Two typed documents list statements made by about 25 individuals attesting to Waldheim’s innocence from 1937 to 1947. Each document lists the name of the individual with his or her comments. One of the documents also lists the phone number of each person. Dr. Karl Gruber, who worked in the Austrian underground resistance as a fighter against the Nazis, stated that Waldheim’s “upright personal attitude…promoted me to put him to work on politically important issues.” Fritz P. Molden, who also worked in the underground, said Waldheim was screened by Austrian State Police and the Intelligence Services of the occupying allies and “not the least burden of any Nazi affiliation or membership in organizations forbidden by the allies…was found…” Still another attests that she had never seen Waldheim wearing a brown-shirt uniform or heard “a single word of sympathy for the Nazi Movement.”
Granat has written an angry note on a carbon copy of a letter, dated March 28, which he sent to Waldheim, but hadn’t received a response. “Why do you choose to ignore my letter of March 28? Is it because, as an American, I don’t mean anything to you. Or is it also due to the fact I am correct in my [allegations]…I left the door open a crack especially after listening to your son’s assessments in your affairs—but I guess the truth is what I read in the American newspapers…” The letter itself contains strong accusations. “…It seems the more you protest on the very minor actions taken by you in Yugoslavia, the more facts arise contradicting your stance. Your first mistake obviously was to say you never were a Nazi when you actually belonged to two of their organizations…The more one protests, the more ‘dirt’ historians will dig up…As an interpreter, assuming you were a capable one, you were privy to all the atrocities this leader was concocting…Your U.N. record towards Jews was biased against them…”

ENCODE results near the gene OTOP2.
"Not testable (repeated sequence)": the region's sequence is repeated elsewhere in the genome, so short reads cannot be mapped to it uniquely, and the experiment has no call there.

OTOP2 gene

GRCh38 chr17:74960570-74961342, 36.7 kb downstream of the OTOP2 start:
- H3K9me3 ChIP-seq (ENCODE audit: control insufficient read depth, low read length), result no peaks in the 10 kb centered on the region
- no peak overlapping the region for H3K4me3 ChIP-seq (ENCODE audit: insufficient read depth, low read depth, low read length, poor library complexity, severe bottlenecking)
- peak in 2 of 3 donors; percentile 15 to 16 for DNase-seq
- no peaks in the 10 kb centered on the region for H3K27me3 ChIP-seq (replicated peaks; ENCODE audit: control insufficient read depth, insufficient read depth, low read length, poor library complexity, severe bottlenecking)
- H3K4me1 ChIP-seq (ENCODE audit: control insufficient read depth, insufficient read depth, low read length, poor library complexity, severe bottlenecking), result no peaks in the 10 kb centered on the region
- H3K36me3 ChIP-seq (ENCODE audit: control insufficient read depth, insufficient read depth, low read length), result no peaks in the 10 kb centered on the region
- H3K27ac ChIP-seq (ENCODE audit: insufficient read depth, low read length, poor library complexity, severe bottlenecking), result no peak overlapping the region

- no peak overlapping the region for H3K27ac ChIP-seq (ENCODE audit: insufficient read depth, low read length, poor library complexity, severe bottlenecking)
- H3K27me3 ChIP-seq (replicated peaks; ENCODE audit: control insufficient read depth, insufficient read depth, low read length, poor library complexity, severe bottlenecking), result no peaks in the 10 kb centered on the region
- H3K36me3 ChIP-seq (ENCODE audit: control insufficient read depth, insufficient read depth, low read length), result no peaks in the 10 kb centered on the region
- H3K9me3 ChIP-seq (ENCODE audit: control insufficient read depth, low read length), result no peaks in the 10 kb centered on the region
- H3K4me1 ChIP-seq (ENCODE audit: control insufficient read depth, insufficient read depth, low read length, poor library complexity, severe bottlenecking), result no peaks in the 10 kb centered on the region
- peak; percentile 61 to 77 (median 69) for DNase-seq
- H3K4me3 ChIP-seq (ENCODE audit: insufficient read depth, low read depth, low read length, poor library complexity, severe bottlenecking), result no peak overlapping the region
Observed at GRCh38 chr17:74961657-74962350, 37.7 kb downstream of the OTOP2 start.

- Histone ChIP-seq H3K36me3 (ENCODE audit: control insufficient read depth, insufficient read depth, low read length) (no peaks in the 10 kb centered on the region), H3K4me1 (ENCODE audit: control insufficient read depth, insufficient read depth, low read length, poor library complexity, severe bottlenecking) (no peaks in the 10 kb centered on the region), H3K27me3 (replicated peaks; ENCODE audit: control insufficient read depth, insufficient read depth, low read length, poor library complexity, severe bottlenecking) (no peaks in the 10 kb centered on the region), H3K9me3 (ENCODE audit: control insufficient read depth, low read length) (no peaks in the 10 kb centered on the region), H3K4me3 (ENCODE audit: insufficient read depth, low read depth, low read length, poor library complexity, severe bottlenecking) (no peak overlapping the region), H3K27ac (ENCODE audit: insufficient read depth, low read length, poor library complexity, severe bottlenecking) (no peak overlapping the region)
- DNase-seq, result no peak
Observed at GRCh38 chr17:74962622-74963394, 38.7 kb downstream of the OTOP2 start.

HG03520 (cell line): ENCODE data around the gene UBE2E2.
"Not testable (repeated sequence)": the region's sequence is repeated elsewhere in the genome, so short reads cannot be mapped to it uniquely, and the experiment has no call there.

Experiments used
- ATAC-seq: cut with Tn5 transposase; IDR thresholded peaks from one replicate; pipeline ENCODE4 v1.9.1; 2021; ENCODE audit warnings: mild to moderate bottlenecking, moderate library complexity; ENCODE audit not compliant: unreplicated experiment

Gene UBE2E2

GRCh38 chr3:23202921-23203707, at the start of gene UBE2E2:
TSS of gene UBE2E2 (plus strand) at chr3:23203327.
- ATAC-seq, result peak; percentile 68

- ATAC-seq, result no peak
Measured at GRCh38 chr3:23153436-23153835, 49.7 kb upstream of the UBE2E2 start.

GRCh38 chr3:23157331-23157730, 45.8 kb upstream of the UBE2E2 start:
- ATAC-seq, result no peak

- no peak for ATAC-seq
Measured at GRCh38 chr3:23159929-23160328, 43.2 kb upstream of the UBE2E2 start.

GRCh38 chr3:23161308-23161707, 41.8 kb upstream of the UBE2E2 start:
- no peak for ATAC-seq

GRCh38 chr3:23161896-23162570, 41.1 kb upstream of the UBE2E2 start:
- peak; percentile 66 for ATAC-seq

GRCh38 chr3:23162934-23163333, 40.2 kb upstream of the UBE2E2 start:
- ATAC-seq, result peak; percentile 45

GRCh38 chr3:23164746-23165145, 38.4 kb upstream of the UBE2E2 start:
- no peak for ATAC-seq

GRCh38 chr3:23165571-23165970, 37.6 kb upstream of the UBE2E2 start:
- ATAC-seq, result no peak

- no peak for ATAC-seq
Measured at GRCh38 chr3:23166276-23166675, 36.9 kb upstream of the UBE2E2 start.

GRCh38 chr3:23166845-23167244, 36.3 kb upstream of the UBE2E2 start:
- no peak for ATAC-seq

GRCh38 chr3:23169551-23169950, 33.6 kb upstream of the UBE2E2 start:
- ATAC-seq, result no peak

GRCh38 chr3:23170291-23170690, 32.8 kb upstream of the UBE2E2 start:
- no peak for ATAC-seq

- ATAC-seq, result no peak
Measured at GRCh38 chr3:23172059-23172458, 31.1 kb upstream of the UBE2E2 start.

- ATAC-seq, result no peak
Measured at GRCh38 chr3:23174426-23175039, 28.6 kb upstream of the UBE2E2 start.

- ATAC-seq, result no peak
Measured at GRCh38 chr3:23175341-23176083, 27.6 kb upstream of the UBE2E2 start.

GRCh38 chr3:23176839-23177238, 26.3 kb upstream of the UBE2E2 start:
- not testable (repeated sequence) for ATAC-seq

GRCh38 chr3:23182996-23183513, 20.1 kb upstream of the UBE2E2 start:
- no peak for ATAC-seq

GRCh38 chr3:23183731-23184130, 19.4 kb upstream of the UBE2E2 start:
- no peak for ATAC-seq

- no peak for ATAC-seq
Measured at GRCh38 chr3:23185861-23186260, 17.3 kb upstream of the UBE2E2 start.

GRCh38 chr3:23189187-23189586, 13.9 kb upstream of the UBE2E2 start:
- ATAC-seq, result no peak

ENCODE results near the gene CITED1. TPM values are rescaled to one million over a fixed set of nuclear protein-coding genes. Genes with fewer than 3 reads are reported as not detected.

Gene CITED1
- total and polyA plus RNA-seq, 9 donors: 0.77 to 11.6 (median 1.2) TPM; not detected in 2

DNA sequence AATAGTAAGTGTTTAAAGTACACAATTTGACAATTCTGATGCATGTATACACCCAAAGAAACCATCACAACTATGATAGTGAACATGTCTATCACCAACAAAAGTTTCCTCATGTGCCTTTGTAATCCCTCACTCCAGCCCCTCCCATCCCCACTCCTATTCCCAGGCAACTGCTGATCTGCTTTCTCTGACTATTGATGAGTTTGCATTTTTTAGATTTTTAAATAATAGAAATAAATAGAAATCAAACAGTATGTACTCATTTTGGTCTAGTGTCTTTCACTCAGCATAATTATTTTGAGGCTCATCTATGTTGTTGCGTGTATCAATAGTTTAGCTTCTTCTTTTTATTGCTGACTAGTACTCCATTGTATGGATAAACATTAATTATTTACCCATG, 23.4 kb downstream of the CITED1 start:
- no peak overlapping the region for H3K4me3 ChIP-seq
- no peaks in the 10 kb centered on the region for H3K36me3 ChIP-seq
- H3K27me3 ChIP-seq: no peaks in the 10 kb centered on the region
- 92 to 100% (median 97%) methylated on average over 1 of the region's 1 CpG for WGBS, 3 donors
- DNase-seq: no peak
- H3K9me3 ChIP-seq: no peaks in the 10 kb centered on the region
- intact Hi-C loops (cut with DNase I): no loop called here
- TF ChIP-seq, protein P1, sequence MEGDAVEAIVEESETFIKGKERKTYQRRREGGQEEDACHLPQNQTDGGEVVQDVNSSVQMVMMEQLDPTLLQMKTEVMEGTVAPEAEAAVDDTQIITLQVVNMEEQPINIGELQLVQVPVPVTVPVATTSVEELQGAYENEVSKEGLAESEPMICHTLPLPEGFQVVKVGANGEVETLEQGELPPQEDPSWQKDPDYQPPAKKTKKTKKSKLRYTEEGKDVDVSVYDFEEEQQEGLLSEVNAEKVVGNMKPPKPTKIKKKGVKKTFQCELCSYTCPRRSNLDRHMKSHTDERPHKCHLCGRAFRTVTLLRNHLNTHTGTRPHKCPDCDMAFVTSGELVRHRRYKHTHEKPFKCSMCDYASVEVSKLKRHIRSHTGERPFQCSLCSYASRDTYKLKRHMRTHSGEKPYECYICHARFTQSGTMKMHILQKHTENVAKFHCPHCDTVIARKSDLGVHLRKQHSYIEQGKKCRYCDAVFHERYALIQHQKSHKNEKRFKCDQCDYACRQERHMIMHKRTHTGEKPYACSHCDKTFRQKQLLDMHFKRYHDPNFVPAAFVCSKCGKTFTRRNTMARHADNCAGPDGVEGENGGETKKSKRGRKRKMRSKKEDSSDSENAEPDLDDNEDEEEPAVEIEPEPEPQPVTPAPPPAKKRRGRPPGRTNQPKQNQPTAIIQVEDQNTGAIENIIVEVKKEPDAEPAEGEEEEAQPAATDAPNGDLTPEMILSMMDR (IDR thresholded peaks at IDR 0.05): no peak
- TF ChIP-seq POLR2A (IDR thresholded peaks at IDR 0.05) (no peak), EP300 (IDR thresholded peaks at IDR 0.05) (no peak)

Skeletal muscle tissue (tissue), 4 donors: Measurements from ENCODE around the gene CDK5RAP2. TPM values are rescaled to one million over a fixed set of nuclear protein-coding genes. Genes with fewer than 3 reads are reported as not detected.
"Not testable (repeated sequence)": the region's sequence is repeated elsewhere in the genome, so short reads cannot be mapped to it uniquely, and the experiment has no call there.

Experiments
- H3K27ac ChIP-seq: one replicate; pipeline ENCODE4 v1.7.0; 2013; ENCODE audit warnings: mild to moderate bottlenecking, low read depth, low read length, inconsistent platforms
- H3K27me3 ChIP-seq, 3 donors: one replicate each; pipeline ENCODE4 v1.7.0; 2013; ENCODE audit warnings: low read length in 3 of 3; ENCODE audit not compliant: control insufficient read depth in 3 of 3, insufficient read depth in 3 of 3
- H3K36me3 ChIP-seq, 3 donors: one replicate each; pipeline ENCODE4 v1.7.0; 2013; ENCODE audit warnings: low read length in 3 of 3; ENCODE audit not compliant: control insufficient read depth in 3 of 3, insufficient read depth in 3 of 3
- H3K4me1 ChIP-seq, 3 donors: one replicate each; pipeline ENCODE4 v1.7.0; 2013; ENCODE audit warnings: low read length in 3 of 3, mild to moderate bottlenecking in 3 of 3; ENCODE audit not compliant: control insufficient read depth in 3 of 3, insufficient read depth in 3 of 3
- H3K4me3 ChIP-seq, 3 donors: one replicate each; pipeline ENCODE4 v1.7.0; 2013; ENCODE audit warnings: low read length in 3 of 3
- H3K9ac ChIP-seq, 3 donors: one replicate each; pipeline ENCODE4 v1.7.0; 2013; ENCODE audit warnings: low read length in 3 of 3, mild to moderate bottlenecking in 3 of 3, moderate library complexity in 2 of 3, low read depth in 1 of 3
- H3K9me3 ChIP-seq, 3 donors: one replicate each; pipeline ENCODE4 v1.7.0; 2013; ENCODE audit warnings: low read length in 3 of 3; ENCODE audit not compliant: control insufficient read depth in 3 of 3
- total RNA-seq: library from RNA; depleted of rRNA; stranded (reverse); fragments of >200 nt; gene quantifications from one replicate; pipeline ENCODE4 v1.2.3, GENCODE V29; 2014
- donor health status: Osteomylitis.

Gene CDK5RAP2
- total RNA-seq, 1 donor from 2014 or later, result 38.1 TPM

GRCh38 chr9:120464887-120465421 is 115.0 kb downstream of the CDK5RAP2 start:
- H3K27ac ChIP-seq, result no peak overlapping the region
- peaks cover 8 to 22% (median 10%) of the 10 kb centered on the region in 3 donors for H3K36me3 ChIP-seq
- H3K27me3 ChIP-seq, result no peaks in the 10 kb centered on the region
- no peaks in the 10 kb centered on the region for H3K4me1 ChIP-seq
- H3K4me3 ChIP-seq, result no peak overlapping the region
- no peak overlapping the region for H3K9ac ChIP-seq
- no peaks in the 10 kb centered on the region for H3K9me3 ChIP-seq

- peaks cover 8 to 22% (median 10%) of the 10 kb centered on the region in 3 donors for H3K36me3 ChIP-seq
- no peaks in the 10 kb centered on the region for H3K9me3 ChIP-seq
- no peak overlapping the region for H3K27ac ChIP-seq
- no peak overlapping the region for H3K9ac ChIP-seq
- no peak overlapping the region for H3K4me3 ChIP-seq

On May 7, 1985, Waldheim writes a one-page, TLS, apologizing for not having answered his earlier letter but saying he was busy with his presidential campaign. “I have taken note of your concerns and wish to assure you that I take your suggestions very seriously. I have asked my son, Gerhard, who traveled this morning to the United States, to contact you and to give you the information needed. I am confident you will be satisfied with his explanations…Kurt Waldheim”
In a lengthy typewritten document, entitled “Dr. Kurt Waldheim On Recent Allegations Levied Against Him,” Waldheim denies allegations of Nazi atrocities.
At one point, the Austrian People’s Party hired a Public Relations Counsel in Washington, DC, to help dispute the allegations against Waldheim. The Counsel, Hugh C. Newton, apparently arranged for Waldheim to make the talk show circuit. A copy of a letter from Newton explaining his involvement is included.